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the future teachers and preachers of India to be instructed; and secondly, through what medium are they to instruct the mass of their countrymen. Now in answer to the first question, we hesitate not for a moment to say; for the present through the medium of the English language ; and this for a vast number of reasons of which it will suffice to state a few. And first, it is, generally speaking, the language of their instructors. This is an advantage not to be sneered at. The advocates of English education are probably as well qualified as their fellows to acquire the languages of this country, and would not be deficient in zeal and application were it necessary. But we do hold it to be an evil of no small magnitude to condemn the youthful instructors who come to this country, whether as teachers or Missionaries, to spend the three, four or five best years of their lives in the heartless drudgery of acquiring a barbarous language, such as the vernacular dialects of this country are, or to spend eight, nine, or ten years in acquiring the learned language of the country. Yet we venture to say that these periods would be necessary to fit a European of ordinary capabilities for conveying instruction adequately through the medium of the languages of this country. There may be, there no doubt are exceptions; but we affirm without any fear of contradiction that nine out of every ten would require the longest of the periods we have assigned to either department, in order to qualify him for teaching scientific and religious truth by means of the languages of the country ; and we believe that probably six or seven of the ten would make but bungling work of it after all. And while they are thus wearing out their health and spirits in the work of preparation, the actual work of instruction must devolve on those whose health and spirits have been already frittered away by the same tedious course of hard and uninteresting labour in a debilitating climate. O it is almost more than human zeal can bear to be condemned to such La Trappian silence during the best years of a man's life.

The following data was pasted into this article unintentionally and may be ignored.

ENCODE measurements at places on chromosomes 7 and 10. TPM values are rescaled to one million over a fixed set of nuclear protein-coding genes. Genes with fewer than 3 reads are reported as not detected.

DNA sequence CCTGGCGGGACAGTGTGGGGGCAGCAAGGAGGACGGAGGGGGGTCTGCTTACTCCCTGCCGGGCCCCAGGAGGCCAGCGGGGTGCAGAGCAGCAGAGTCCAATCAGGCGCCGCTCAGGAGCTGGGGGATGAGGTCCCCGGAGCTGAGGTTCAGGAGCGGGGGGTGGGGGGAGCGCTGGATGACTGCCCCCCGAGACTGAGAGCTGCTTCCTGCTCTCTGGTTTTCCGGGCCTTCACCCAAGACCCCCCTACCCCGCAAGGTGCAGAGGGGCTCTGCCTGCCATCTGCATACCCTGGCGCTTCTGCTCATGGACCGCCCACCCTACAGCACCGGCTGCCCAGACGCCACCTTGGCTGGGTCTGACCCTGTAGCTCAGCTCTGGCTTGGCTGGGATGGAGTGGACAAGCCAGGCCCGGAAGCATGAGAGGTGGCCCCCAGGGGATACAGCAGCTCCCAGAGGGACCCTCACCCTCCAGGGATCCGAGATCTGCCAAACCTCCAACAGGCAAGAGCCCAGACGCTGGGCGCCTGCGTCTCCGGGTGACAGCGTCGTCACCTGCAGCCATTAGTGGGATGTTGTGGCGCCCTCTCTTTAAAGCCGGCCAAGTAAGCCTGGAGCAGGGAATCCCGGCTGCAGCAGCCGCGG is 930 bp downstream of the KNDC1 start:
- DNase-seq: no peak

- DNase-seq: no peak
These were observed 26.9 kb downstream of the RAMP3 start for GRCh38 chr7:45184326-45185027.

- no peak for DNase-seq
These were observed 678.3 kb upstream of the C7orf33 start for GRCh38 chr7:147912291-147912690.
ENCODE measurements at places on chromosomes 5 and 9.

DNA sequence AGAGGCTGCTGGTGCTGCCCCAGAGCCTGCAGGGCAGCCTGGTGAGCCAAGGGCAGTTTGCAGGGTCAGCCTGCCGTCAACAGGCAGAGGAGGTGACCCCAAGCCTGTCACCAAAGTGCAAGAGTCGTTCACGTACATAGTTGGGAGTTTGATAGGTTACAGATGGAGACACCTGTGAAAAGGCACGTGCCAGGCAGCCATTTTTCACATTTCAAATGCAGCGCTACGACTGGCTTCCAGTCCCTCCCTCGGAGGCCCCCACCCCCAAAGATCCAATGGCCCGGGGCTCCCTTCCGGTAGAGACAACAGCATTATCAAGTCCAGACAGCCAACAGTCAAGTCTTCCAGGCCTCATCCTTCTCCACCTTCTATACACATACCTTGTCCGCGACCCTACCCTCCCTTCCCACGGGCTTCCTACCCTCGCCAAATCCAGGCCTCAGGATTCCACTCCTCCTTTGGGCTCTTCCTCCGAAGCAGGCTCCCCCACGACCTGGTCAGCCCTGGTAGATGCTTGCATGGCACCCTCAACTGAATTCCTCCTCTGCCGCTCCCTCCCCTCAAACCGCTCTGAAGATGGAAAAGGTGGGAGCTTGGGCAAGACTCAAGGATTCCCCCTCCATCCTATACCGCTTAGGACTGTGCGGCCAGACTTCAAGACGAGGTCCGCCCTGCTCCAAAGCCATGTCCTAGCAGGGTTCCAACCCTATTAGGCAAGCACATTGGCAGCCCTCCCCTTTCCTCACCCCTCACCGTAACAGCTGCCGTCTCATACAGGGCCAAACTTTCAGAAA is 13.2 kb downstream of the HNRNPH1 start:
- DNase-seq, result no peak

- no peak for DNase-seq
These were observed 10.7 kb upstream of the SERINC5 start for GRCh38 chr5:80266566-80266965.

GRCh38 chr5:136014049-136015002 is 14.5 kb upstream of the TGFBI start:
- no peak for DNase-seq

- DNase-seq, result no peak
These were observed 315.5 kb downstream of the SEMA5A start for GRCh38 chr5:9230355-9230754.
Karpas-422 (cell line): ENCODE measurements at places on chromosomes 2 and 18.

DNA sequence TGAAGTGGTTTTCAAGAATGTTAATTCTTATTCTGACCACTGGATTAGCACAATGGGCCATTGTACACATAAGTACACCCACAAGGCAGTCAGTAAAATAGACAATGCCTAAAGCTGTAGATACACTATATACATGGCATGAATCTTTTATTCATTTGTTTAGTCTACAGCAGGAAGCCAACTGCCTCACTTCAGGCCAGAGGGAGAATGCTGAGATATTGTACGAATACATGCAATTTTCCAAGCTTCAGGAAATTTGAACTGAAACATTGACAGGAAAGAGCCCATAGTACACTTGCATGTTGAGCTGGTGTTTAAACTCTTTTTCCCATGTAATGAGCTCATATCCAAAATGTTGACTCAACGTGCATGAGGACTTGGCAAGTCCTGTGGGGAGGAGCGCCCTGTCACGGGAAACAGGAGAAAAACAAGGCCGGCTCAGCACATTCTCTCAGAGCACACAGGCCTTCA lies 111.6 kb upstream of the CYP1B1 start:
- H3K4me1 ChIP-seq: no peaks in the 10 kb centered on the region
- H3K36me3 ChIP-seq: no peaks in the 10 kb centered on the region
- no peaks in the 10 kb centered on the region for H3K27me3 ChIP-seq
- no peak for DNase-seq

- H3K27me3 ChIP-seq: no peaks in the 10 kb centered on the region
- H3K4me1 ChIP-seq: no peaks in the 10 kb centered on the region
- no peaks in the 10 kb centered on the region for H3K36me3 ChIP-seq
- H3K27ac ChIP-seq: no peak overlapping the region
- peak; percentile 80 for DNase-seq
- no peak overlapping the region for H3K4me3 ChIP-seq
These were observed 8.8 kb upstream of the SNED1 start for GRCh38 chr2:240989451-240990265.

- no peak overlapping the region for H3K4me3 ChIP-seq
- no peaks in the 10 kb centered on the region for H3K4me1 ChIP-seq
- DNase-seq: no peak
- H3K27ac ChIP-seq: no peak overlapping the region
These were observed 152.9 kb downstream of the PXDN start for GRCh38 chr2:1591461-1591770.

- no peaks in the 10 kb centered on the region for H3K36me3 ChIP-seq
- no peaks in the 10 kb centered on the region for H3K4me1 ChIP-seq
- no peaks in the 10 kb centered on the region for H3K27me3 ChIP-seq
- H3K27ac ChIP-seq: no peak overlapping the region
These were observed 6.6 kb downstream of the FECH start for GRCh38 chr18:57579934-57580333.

But, secondly, English is to the natives of this country a foreign language, and this we hold to be in itself an advantage. Our fathers, who were not altogether ignorant of human nature, marked out the learning of at least one foreign language as an indispensable part of a liberal education; and although this might be partly owing to the circumstances of the times in which they lived, and although the system of classical education may have been abused and carried too far, yet we question whether any preferable substitute has been found for the learning of the classical tongues of Greece and Rome in our European schools. It is not the mere being able to translate a passage of Horace and Tacitus that is the object to be souglit in a classical education, but the mental discipline, the intellectual and moral training that a learner is put through under an accomplished and skilful teacher, are advantages of no small moment—advantages for which our European friends would do well to ask for adequate compensation before they sacrifice that system which has trained their senators and statesmen, their merchants and men of business to take their place above those of any other country in the world. Now what the learning of Latin and Greek is to the youth of Britain, the learning of English ought to be made to the ingenuous youth of India. Up to a certain point the cases are precisely parallel; but the parallelism does not exist throughout;